Earlier this month, Mississauga mayor Bonnie Crombie was lauded for standing up against racism for the second time in a year. On Sunday Oct. 9, she filed a hate hate-crime complaint with Peel police after a local website published an article claiming she “is converting Mississauga into a dangerous Islamic war zone” so “they can kill her son just for being gay.”
The article comes a year after Mississauga council approved the zoning application for the Meadowvale Islamic Centre. During one council committee meeting, Crombie shamed Kevin Johnston, owner of the website that published the article, for distributing flyers denigrating the Muslim community and strongly petitioning against the construction of a mosque.
“Racism and flat-out lies have no place in Mississauga,” Crombie told the Toronto Star, in a statement that was widely celebrated as strong leadership.
Denouncing racism, however, is a reaction that occurs only after it has reared its ugly head. Crombie’s moves, both times, outwardly demonstrate her intention to tackle racism head-on. But they are little more than symbolic gestures, underscoring Mississauga’s preferred image of itself as a seemingly open and welcoming multicultural city. The fact is that her denunciations don’t address the reality that the Mississauga council continues to both govern and plan in a way that marginalizes its new immigrant communities, explicitly creating political spaces for racism to exist.
Like most multicultural cities, Mississauga embodies a great display of urban diversity, with 47% of residents reporting a mother language other than English. For many, it is an advertisement for global urbanism, where ethno-cultural pockets exist side by side, each with their own sounds, smells and signs.
But the city’s social diversity isn’t working as well as it may outward appear.
Municipal planning in Mississauga has reacted to changing demographics rather than adopt a proactive approach to building cohesive spaces to accommodate newcomer communities. Due to lack of space and haphazard planning laws, ethno-cultural businesses and institutions are forced to set up shop wherever they can find affordable spaces, such as the boxy mosque in the parking lot of the Dixie GO station or the Sikh temple operating in an industrial complex.
While Celebration Square, Mississauga’s primary public space, hosts a Halal food fair and Diwali festival events alongside Christmas and Chinese New Year, the wider city remains governed by the dominant culture values and norms, or what I call white regulation: English-language signage, and homogenous architectural standards. Even the most beautiful cultural buildings — i.e., a mosque, temple or community centre — skimp on design features for fear of upsetting the dominant perspective on architecture.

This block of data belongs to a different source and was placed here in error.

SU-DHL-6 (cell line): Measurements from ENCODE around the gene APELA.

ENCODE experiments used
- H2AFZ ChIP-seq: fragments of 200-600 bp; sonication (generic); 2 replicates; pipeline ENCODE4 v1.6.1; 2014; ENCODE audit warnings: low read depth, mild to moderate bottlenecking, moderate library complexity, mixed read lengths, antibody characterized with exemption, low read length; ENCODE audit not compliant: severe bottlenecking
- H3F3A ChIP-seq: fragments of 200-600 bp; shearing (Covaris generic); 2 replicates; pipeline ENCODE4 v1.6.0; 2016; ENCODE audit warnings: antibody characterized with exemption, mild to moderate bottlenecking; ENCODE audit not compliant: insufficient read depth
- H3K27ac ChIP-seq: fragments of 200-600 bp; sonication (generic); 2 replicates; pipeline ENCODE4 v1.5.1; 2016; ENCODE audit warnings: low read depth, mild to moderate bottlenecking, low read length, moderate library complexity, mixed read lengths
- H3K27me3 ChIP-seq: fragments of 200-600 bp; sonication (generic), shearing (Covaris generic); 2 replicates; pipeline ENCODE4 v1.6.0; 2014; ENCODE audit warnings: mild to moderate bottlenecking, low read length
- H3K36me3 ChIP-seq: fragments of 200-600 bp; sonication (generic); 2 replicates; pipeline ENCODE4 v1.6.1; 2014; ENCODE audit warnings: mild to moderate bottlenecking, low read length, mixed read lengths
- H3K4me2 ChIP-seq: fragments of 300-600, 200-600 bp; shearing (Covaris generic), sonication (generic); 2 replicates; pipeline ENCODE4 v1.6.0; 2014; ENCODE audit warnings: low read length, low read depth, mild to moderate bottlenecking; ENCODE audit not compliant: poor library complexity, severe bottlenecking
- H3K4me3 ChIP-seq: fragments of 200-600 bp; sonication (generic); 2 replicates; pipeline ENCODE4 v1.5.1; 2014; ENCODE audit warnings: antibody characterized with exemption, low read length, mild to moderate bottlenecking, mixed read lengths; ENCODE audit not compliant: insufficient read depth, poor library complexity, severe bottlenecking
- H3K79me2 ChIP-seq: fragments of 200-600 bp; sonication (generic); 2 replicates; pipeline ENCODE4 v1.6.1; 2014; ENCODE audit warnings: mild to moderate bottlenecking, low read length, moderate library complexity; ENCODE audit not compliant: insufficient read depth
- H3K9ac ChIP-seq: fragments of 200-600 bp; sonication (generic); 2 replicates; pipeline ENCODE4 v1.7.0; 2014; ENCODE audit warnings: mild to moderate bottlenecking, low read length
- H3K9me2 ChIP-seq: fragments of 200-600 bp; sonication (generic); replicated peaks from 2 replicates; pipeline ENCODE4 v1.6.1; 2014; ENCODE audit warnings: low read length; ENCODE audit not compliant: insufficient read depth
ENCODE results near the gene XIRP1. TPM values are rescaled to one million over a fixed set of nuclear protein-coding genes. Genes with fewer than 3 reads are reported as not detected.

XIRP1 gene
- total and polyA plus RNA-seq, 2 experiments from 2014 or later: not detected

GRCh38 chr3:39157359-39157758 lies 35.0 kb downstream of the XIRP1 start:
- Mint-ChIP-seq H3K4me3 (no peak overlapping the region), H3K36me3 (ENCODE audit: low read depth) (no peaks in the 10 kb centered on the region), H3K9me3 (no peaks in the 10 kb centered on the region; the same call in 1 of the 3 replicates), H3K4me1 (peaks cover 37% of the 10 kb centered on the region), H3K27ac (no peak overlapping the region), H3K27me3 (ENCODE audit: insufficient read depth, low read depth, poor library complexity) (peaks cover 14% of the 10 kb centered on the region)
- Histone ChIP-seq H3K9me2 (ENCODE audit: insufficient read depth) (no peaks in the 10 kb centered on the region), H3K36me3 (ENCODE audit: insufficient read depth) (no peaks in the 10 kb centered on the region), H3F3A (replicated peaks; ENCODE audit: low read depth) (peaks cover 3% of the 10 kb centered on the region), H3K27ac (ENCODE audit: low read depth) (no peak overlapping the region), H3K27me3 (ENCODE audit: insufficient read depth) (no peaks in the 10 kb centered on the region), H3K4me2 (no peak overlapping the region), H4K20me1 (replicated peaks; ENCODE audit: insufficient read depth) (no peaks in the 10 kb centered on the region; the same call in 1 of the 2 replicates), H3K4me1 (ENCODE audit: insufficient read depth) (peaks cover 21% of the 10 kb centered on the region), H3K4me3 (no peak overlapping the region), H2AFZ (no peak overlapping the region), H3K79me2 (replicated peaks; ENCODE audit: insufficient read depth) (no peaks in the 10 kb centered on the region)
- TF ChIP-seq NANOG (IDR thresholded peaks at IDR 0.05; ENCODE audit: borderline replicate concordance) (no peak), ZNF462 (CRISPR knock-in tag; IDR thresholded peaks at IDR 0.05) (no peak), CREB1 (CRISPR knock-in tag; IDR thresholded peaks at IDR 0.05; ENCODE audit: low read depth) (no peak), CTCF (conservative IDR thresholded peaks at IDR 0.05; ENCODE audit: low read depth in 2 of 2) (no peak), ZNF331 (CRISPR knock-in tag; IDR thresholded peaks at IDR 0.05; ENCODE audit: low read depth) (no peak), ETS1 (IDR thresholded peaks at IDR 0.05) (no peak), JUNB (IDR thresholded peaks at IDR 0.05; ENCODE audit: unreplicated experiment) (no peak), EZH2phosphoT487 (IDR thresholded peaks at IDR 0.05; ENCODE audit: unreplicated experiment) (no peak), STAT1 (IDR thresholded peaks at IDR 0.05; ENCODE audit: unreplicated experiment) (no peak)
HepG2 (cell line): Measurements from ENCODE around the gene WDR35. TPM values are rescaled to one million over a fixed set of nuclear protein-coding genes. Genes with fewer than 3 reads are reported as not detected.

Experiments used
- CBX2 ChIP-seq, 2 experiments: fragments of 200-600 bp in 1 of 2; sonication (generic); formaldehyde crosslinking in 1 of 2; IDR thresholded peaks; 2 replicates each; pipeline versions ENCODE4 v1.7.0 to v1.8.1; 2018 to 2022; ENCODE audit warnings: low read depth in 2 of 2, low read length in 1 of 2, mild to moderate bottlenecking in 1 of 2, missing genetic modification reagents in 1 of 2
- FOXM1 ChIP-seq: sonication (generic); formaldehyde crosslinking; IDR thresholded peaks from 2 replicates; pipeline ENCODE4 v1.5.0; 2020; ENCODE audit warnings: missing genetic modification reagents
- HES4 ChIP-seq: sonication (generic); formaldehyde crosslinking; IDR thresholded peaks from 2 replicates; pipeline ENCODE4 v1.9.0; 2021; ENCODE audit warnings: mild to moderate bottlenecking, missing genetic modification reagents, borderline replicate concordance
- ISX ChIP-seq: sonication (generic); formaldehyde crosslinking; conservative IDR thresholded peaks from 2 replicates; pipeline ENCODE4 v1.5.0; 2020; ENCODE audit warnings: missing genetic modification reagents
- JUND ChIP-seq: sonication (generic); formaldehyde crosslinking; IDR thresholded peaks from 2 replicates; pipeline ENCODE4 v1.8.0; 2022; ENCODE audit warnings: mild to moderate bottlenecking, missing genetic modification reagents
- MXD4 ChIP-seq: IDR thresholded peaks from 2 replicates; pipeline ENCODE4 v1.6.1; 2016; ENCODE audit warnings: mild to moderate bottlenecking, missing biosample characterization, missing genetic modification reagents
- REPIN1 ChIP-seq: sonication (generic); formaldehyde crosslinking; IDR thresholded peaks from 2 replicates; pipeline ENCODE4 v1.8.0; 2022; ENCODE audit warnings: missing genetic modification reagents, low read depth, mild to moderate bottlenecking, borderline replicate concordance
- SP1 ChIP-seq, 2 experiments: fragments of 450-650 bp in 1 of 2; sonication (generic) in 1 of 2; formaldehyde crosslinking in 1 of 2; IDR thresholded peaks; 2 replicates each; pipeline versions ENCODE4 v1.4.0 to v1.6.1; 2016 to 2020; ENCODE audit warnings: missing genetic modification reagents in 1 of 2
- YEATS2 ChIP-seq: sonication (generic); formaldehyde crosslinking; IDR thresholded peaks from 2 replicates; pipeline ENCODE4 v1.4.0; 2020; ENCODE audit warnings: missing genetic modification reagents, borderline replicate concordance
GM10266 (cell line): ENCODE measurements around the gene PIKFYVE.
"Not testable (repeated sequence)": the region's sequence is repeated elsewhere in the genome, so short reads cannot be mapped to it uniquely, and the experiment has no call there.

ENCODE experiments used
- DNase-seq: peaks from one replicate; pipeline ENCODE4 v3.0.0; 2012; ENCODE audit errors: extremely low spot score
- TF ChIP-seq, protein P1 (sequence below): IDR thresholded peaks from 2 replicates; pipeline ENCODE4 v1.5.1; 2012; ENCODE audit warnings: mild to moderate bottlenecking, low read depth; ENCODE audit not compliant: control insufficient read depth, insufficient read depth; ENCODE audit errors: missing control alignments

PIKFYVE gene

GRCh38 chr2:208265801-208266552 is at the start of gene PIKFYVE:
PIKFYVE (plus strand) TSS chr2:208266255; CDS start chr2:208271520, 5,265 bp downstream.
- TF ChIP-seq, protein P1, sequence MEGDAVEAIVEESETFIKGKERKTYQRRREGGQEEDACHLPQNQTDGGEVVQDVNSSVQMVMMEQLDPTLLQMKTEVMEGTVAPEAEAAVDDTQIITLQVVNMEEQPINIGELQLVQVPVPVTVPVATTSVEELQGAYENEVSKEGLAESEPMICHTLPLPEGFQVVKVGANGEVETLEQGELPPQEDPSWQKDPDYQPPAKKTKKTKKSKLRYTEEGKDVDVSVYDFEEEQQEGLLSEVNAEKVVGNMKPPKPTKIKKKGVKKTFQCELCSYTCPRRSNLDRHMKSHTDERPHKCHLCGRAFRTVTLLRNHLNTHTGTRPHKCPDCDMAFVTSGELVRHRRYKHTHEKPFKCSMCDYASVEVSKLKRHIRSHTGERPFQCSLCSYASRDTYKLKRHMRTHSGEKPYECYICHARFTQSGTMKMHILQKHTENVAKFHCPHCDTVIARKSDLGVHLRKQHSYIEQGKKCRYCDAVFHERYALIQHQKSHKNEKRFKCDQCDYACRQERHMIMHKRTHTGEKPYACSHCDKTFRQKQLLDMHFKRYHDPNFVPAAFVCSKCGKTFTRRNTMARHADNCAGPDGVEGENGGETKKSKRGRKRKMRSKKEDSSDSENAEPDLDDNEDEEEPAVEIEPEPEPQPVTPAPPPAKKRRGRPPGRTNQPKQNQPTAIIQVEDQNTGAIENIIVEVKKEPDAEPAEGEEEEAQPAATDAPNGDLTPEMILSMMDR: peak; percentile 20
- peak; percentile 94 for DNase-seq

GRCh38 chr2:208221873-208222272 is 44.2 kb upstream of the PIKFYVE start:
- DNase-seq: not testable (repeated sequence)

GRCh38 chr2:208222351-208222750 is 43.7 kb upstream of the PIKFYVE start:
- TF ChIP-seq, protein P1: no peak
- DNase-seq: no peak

The municipal planning process is designed to allow the public to come forward with the most absurd claims against mosque proposals, for instance, including absurd allegations that minarets might be used for spying, while prayer speakers endanger local children. NIMBYism, with these planning applications, aren’t denounced as racism. But such objections have surfaced with seemingly every mosque proposal vetted by Greater Toronto city councils, going back to a 1995 study entitled “Making Space for Mosques: Struggles for Urban Citizenship in Diasporic Toronto” to more recent stories about the establishment of Markham mosque and, indeed, the still-in-progress Meadowvale Islamic Centre in Mississauga.
White regulation contains no space for change, nor does it have the means to embrace new voices and perspectives. And unfortunately, it continues to prevail with Mississauga’s all-white council. (The Toronto Star reported Monday that Brampton council, which includes only one non-white member, last week unanimously rejected a ranked-ballots proposal for local elections, despite concerns that vote-splitting disadvantages visible minority candidates.) Even token efforts, such as Mississauga council’s decision to set up a diversity and inclusion committee — its mandate is to “review city policies through a diversity lens to ensure they are meeting the needs of all residents in our community” — are lacklustre attempts to address the city’s multicultural realities. Why create a separate committee that specifically adopts a “diversity lens” when that should be the natural perspective honed and upheld by the city council of a multicultural city?
It’s easy to read Crombie’s legal challenge as a step forward for Mississauga, but it’s not enough. In fact, her gesture only perpetuates the false notion that dialogue is the solution to develop the perfectly integrated city. If anything, this latest instance of racism is proof that dialogue is not enough: Crombie had already publicly condemned earlier outbursts of racist behaviour, but now finds herself doing it again only a year later. The fact that the racist conduct re-emerged within such a short period seems to suggest that denouncing this kind of speech isn’t effective on its own.
What Mississauga needs to do is figure out how to be more proactive in countering these kinds of sentiments. A multicultural city needs planning policies that reflect its multicultural make-up. This means redefining how the city should look and function. What we need is for the City of Mississauga to reflect all the voices of its community and find ways of expressing those voices in its urban landscape.
That might anger the people who wrote and support the article, but it’s time to challenge white regulation. Diversity, after all, isn’t something to just be proud of. It’s a mode of existence. Once the city acknowledges that reality in both its politics and its municipal policies, racism will have far fewer places in which to take root.
Fatima Syed is an editorial fellow at the Walrus Magazine and a contributor to Subdivided: City-Building in an Age of Hyper-diversity. Follow her on Twitter at @fatimasyed401